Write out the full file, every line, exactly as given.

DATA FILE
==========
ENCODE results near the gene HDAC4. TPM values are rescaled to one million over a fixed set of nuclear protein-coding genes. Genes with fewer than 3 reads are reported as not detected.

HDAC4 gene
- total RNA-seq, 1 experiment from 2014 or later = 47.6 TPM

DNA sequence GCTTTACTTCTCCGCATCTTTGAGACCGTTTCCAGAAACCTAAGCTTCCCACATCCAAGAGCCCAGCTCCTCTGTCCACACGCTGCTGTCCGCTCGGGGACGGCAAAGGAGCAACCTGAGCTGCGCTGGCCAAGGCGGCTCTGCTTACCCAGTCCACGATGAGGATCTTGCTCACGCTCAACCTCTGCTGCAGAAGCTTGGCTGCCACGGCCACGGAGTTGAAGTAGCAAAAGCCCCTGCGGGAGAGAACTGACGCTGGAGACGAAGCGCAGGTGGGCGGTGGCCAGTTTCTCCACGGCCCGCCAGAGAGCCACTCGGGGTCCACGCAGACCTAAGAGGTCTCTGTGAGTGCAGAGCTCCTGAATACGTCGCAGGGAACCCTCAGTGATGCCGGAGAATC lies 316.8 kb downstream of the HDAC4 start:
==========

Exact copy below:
ENCODE results near the gene HDAC4. TPM values are rescaled to one million over a fixed set of nuclear protein-coding genes. Genes with fewer than 3 reads are reported as not detected.

HDAC4 gene
- total RNA-seq, 1 experiment from 2014 or later = 47.6 TPM

DNA sequence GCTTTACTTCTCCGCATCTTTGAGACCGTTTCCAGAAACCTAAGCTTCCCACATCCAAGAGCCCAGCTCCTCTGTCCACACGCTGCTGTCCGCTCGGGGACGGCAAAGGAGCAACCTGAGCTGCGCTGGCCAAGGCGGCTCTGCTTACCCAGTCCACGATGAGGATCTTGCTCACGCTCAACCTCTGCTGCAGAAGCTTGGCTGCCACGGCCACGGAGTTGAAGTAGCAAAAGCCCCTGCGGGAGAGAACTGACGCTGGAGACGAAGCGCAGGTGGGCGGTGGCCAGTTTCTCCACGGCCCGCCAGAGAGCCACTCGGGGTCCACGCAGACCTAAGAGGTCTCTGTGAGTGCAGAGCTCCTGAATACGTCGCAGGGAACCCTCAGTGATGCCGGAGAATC lies 316.8 kb downstream of the HDAC4 start: